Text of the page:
Cocaine

Also known as crack, coke, dust, C, snow, flake, blow, rock, candy, or lady. Appears as a chunky white crystallized powder or rock crystals – may be disguised as salt. Accompanying paraphernalia includes aluminum foil, plastic baggies, paper packets, small vials, razor blades, straws, rolled up paper money, and mirrors.

Distinguishing marks of a user include

Scars from scratching at imaginary bugs crawling under the skin

Runny nose due to snorting

Bleeding from the nose due to snorting

Effects

May cause death due to heart failure

May inflict: convulsions, breathing problems, paranoia, violence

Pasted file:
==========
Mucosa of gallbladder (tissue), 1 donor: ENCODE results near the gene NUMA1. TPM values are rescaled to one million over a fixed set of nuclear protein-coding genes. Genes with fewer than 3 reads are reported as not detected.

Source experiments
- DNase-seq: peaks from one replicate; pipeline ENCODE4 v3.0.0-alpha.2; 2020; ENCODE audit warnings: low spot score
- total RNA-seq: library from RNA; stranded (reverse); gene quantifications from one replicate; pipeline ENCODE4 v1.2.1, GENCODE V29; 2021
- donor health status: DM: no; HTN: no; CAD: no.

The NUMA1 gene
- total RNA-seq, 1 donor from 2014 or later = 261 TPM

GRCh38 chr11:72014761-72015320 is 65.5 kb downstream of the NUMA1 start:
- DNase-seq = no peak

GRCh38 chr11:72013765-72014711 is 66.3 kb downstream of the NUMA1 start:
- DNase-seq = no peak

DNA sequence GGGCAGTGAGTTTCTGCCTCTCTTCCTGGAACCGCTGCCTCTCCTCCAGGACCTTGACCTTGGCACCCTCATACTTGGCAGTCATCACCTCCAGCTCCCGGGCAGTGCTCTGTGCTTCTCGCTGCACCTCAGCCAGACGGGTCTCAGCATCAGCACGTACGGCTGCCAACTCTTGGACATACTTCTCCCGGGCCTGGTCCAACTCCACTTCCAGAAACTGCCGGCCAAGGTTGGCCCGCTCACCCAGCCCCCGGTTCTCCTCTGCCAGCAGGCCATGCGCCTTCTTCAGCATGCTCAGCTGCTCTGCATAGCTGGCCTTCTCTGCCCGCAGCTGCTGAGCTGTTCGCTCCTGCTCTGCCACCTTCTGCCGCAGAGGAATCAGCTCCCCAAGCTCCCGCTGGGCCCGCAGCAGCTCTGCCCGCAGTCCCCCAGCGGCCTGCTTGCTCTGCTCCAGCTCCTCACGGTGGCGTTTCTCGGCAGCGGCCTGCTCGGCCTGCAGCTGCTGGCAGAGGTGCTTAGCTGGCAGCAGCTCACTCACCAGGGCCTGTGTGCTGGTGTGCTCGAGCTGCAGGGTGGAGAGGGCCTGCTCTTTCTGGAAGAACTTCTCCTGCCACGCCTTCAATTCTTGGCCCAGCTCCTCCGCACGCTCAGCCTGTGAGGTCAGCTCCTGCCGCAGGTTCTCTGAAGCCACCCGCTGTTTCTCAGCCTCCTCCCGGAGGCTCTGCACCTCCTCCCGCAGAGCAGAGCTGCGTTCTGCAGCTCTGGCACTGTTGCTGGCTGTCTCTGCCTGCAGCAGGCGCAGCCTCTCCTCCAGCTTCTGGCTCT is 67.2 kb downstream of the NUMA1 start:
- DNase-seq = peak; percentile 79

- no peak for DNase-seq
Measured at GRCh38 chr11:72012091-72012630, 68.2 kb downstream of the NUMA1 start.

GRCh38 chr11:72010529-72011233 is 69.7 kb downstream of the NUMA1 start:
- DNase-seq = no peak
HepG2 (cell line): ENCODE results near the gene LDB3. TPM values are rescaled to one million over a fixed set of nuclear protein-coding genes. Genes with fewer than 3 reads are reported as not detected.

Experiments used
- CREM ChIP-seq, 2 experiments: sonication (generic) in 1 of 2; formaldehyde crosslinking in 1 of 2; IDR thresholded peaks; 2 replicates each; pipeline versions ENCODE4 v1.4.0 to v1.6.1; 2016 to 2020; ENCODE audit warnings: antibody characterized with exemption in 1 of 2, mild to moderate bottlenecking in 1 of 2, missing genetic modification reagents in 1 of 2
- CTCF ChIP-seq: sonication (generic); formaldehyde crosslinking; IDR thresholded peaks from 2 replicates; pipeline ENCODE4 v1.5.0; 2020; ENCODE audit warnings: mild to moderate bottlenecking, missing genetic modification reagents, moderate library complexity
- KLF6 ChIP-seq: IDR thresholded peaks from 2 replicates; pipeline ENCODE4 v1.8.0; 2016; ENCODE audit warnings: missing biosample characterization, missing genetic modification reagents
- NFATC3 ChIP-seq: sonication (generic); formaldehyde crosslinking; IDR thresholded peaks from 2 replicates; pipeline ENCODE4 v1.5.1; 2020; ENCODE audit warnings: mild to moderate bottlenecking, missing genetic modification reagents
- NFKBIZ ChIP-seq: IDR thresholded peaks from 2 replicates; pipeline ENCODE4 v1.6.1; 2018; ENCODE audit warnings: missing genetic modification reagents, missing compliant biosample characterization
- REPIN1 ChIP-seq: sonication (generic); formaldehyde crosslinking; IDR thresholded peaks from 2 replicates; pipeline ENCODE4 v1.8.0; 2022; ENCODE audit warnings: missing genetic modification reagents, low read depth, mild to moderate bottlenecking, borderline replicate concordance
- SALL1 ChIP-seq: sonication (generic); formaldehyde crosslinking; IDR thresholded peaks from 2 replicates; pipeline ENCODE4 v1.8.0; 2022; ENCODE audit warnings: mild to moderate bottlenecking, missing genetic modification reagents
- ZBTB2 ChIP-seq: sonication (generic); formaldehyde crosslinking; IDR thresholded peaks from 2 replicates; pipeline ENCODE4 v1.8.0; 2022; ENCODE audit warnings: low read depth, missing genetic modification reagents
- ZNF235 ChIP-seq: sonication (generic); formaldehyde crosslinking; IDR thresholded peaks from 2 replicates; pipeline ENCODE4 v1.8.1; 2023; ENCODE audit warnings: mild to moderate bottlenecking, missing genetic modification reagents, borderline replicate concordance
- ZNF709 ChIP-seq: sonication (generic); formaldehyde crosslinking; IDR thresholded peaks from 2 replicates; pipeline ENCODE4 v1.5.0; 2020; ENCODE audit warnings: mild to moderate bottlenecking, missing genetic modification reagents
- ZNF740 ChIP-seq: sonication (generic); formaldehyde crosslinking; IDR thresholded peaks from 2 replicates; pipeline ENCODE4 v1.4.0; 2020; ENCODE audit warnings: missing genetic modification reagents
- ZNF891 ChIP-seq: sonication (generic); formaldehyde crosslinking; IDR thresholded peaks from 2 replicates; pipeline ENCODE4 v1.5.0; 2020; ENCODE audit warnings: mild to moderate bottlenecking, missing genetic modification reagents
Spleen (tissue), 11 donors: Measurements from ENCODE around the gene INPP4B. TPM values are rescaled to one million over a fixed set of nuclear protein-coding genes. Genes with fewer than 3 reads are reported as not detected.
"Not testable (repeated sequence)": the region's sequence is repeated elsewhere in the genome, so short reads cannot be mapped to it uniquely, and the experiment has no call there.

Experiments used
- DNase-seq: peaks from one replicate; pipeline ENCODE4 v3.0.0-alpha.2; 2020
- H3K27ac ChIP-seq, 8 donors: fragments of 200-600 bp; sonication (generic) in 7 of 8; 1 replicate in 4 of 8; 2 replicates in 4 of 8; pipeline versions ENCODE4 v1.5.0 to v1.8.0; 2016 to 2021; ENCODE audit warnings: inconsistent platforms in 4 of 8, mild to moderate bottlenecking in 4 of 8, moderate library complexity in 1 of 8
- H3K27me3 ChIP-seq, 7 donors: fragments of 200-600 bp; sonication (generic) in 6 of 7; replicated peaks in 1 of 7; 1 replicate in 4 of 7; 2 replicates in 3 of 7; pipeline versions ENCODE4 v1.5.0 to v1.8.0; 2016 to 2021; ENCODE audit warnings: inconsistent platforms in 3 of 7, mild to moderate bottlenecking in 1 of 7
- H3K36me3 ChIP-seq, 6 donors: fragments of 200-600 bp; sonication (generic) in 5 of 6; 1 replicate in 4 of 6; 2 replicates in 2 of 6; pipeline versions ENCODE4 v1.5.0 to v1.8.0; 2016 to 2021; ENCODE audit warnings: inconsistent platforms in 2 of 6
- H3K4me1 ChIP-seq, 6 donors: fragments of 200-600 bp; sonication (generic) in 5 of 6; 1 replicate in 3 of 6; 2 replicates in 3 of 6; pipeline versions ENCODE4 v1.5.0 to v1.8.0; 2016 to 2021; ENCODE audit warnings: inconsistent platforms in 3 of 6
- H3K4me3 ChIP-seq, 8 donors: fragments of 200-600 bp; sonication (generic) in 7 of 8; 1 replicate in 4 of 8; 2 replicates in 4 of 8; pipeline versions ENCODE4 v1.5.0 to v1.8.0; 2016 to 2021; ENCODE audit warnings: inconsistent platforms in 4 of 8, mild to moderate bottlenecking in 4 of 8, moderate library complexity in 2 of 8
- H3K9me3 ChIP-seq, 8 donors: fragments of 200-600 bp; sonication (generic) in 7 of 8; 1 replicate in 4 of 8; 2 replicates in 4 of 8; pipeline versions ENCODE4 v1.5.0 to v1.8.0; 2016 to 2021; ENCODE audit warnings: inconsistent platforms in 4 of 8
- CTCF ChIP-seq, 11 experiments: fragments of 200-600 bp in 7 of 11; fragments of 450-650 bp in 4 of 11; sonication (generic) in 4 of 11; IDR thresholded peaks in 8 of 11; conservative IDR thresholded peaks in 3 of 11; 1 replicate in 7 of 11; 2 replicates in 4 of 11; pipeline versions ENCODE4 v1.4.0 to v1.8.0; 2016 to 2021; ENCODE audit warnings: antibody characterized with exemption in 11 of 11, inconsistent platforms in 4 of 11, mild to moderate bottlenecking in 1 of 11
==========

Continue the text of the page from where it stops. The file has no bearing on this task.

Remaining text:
Cocaine is a Schedule II controlled substance that has a high potential for abuse but may be prescribed by a physician for limited medical purposes.

What cocaine does to your body

Brain — affects the nerve cells that control body movement, awareness, judgment, motivation and pleasure. Cocaine blocks the normal flow of dopamine to the brain, causing it to function abnormally.

Heart — Constricts blood vessels, increases heart rate and increases blood pressure, which may result in death from cardiac arrest.

Liver — When cocaine and alcohol are combined, the liver manufactures a third substance, cocaethylene, which intensifies cocaine’s euphoric effects and possibly increases the risk of sudden death.

Lungs — Prolonged cocaine snorting may result in ulceration of the mucous membrane of the nose and can damage the nasal septum enough that it collapses. It causes severe chest pains with lung trauma and bleeding, and smoking cocaine may also cause lesions in lungs and respiratory paralysis.